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  • Writer's pictureJerry Brook

Truth versus Lies

Don’t be so quick to answer that! The answer—that is, the truth—is not so obvious.

If you answered “truth”, you’re probably lying. What you don’t know can most certainly hurt you.

Lies are clean. The truth is messy. Lies are clear. The truth is blurry. Lies are simple. The truth is complex. Lies are comforting. The truth is uncomfortable. Lies don’t challenge us or our beliefs. The truth pushes our boundaries – it makes us question our beliefs.

The truth is, most people, most of the time, don’t want the truth.

You want to be lied to. You want to hear “everything is going to be alright”. You want to hear “you are right”. That way, there is no need to think, no need to change, no need to question.

You want to be validated. You want to be pacified. You want to be included, be a part of the group. You want your security blanket so that you can sleep soundly.

But what would happen if you had to either a. rethink or b. actually alter your attitudes or actions? Would you have to travel back in time and be embarrassed by your past? Would you have to reevaluate each and every past decision that you made that were based on those lies, and relive your life based on the truth? Would you have to find new friends or a new group to be accepted by?

Think about this: when you went to school to learn a subject – any subject – from kindergarten through college, did you come home each day sobbing “I learned something new today that I didn’t know yesterday! I’m so stupid!” No! You were ecstatic to know more than you did just the day before. You were happy to be educated, to be stimulated.

This stems partially from your incorrect/skewed idea of what it means to be intelligent.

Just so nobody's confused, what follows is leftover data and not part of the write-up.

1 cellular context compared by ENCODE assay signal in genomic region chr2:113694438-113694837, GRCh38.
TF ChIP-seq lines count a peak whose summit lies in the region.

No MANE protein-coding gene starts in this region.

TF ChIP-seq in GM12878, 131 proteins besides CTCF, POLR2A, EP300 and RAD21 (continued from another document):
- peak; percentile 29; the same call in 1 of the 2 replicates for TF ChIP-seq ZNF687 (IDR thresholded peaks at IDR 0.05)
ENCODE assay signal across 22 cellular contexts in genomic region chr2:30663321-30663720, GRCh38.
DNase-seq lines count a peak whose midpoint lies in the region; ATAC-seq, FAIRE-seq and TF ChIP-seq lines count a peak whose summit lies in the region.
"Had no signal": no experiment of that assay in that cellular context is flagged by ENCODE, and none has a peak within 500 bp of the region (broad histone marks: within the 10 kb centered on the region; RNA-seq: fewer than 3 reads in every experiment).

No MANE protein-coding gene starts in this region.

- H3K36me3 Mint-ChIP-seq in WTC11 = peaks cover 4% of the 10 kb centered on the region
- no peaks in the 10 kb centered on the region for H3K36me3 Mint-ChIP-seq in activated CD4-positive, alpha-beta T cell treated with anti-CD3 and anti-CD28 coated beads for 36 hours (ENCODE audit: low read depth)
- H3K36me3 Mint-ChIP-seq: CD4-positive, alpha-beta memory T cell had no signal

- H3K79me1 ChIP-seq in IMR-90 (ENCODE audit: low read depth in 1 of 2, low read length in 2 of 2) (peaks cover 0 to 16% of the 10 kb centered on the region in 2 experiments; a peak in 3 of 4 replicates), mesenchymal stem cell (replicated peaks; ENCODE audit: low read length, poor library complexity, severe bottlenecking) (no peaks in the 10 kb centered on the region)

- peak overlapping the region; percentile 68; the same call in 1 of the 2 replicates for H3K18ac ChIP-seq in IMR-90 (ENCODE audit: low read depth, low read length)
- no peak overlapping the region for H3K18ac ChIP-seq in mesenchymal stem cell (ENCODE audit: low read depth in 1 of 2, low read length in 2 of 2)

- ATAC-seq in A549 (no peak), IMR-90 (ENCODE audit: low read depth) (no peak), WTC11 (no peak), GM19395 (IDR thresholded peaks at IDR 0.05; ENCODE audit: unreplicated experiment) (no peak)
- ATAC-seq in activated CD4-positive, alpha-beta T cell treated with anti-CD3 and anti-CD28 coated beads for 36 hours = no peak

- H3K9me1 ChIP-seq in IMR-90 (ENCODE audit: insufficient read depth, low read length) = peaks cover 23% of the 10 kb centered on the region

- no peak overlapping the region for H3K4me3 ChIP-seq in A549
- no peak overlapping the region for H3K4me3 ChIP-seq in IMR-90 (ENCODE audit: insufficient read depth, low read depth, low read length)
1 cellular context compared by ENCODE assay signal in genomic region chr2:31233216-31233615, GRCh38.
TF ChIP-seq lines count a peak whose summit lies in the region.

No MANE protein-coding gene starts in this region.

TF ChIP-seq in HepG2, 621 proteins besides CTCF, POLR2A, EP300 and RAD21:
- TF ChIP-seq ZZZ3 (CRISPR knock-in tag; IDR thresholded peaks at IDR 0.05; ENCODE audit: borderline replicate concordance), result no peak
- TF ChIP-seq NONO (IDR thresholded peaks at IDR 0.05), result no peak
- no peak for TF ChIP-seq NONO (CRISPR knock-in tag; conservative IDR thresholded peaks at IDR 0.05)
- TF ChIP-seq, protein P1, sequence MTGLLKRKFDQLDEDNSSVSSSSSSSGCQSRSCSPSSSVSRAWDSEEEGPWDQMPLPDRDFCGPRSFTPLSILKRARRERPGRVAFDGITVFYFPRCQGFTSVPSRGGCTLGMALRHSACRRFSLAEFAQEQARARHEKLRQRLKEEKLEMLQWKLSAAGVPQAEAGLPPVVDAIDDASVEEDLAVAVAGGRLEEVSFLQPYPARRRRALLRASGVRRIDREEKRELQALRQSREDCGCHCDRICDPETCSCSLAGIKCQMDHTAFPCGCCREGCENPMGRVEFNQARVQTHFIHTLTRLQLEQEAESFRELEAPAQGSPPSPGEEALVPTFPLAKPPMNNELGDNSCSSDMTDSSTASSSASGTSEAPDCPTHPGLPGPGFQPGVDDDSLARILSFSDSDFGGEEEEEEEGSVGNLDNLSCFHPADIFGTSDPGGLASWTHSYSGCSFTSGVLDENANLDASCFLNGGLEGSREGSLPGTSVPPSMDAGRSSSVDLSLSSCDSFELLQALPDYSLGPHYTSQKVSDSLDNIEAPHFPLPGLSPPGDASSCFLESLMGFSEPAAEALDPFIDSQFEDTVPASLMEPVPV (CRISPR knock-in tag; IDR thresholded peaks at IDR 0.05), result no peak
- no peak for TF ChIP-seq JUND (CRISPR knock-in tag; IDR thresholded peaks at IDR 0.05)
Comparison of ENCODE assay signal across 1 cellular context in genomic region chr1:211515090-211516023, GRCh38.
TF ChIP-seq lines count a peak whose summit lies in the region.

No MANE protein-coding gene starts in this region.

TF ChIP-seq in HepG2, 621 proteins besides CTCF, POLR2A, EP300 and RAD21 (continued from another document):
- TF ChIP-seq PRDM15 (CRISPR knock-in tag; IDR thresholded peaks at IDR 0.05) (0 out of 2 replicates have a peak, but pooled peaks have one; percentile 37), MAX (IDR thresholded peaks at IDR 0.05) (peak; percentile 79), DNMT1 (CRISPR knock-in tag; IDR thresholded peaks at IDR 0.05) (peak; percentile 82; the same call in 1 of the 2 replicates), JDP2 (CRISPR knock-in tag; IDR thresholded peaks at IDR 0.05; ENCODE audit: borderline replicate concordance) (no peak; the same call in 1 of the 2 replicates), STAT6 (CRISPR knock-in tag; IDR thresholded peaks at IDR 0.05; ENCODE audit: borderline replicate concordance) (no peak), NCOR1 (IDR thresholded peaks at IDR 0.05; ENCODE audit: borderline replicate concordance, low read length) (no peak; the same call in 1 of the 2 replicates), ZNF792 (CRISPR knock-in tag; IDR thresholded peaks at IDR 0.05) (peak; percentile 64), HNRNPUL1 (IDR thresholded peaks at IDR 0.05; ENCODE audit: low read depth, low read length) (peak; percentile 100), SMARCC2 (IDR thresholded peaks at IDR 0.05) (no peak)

Intelligence isn’t knowing, it’s questioning. It’s knowing that you don’t know and being intelligent enough to take the time and expend the energy to dig deep and find the answers, regardless of whether those answers are what you want them to be or not, regardless of whether you agree with them or not, regardless of whether it makes you feel comfortable or not.

Aristotle famously said: “It is the mark of an educated mind to be able to entertain a thought without accepting it.”

A word on understanding, accepting, and agreeing

If you were to say that the earth is flat, I would understand what it is that you are saying. After all, I live in Texas, and I can assure you that, for the most part, the immediate land around me is, essentially, flat.

The point is, we cannot accept without first understanding.

I could even accept that, for all practical purposes, the earth can be viewed as flat. The curvature is so minuscule that it cannot be perceived by the naked eye.

We cannot agree without having first accepted. I, however, cannot agree that the world is flat, as I have the information and the knowledge that proves this is not the case.

Understanding, accepting, and agreeing are a progression. You cannot achieve the next higher level without first completing those below it.

And how does this pertain to truth and lies? You agree with untruths without first accepting them. And, you accept them without first understanding them.

Lies = beliefs = values = identity